And someone from the Philippine forums made a projection of how it will look like when finished



The building got a temporary restraining order after heritage lovers and nimbys complained (yours truly included). However, the city council, after "reviewing" the case still approved it. It just so sad that there are lot of people in the Philippine thread who thinks of people like me are anti-progress. They think development is synonymous to having tall buildings everywhere.
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Old June 10th, 2014, 02:52 AM   #27
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The problem has always been money verses humanity.

That is why architects like Gaudi will be remembered for 100s maybe 1000s of years after their deaths because they tried to add beauty and a better standard of living to people.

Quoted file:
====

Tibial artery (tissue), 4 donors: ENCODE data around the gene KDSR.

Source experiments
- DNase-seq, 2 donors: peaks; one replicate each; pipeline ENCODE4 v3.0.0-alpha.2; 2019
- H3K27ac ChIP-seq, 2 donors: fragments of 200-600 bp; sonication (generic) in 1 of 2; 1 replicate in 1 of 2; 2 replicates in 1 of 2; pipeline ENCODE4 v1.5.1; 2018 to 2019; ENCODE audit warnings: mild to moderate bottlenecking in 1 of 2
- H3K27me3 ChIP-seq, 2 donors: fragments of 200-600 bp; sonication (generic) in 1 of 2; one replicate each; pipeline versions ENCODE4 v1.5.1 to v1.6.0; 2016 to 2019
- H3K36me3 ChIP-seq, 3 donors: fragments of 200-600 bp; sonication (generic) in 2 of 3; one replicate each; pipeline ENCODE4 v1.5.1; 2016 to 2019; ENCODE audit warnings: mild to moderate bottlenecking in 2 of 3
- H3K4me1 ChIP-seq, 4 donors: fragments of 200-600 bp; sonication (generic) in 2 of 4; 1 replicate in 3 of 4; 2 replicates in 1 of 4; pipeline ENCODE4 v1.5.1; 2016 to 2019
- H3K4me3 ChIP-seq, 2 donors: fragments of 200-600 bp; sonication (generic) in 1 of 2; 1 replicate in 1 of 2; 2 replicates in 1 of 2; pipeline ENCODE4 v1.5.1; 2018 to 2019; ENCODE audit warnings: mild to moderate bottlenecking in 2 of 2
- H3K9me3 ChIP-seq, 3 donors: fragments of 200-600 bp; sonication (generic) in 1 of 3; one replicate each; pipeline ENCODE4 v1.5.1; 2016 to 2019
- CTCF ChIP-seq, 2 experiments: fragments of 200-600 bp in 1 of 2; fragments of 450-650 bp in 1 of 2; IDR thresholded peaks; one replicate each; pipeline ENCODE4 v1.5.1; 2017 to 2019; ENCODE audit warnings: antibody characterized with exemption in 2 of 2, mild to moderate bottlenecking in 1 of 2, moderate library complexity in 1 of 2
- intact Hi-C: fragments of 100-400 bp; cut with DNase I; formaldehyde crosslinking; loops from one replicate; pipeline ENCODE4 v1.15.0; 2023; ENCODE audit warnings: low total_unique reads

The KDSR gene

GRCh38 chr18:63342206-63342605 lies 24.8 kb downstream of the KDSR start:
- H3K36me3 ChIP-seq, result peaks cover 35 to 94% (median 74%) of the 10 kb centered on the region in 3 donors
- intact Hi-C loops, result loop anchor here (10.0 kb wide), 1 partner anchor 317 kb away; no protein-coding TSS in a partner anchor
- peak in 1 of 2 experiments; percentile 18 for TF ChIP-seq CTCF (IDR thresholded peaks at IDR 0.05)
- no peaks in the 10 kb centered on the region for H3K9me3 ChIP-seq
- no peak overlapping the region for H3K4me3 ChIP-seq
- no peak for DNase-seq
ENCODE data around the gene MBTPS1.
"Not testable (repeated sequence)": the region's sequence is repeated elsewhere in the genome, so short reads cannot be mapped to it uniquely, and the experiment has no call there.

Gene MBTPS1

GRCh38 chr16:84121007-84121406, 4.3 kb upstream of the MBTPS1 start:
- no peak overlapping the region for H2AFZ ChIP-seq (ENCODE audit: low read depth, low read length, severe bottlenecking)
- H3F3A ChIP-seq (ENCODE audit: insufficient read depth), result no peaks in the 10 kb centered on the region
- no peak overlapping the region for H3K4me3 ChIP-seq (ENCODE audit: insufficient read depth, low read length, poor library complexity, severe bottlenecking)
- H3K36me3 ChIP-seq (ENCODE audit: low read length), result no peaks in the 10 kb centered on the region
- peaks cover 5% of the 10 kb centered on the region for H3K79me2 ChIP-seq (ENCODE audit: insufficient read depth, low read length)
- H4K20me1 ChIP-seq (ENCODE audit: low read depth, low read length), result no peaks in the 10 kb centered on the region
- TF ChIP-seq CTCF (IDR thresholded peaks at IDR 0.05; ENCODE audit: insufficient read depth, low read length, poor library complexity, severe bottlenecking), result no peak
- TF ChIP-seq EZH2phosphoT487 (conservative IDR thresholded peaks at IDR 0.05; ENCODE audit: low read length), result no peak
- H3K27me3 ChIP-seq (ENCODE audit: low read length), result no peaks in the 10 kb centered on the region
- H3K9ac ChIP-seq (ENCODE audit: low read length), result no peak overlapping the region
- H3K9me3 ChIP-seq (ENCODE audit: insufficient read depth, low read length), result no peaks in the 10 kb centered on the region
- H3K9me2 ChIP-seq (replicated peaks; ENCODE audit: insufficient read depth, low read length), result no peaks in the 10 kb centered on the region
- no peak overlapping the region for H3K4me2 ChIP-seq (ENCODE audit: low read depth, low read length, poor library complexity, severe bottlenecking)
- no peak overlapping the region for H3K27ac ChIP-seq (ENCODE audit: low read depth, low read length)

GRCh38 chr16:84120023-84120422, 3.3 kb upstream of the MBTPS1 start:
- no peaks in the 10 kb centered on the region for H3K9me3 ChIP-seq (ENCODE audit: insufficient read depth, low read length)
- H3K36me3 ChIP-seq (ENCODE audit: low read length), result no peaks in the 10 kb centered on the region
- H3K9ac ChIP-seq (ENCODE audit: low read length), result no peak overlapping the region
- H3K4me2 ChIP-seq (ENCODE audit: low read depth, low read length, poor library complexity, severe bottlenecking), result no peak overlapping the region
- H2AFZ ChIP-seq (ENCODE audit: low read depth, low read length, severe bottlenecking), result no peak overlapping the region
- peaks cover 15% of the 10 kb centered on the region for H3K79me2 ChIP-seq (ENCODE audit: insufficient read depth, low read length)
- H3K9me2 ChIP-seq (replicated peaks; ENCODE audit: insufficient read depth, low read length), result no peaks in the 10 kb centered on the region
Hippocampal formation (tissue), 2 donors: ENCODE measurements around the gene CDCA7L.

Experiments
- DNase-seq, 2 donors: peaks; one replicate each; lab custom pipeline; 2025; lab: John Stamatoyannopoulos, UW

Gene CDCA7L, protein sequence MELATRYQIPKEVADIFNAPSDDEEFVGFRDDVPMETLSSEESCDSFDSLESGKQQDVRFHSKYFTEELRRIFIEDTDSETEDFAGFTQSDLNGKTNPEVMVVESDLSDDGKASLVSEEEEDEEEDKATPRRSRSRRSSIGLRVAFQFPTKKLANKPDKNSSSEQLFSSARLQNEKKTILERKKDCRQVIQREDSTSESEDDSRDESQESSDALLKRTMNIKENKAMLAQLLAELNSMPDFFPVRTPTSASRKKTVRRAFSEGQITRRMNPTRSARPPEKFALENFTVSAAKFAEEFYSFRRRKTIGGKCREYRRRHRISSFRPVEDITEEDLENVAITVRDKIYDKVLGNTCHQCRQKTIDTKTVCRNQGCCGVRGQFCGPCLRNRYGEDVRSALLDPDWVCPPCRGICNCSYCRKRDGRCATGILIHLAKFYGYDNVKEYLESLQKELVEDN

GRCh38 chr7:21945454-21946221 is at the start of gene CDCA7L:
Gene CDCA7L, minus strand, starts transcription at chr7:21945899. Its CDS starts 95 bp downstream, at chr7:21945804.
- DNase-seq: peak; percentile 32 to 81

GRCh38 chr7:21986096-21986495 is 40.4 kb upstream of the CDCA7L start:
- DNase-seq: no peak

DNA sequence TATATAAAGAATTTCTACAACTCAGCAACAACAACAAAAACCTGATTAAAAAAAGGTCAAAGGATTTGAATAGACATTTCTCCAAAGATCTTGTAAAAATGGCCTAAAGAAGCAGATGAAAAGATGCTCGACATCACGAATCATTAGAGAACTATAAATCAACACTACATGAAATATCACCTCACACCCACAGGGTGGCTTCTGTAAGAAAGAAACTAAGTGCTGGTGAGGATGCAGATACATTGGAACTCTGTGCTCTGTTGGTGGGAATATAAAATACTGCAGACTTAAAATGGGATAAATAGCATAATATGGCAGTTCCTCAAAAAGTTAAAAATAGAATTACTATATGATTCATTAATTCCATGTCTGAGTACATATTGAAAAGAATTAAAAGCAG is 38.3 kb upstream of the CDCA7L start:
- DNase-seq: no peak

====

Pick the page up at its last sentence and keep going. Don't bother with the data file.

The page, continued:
The Brutalist architects, in general, are correctly seen a moral hooligans who forced upon people their personal ideals. The buildings looked bad when they were completed, but have aged terribly. They are already forgotten and their excuses of 'progress' and 'the modern world' are now seen as politician's speak for 'I am going to make money off this nasty architecture and it is my personal right to do so..'
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Old June 11th, 2014, 04:03 PM   #28
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The problem has always been money verses humanity.

That is why architects like Gaudi will be remembered for 100s maybe 1000s of years after their deaths because they tried to add beauty and a better standard of living to people.
Where? How?
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Old June 12th, 2014, 04:25 PM   #29
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Big windows with lots of light, big spaces, elevators on every second floor so residents would have to meet and form communities etc You know, things to make people human rather than feel more depressed like Brutalism achieved so well..
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Old June 12th, 2014, 04:58 PM   #30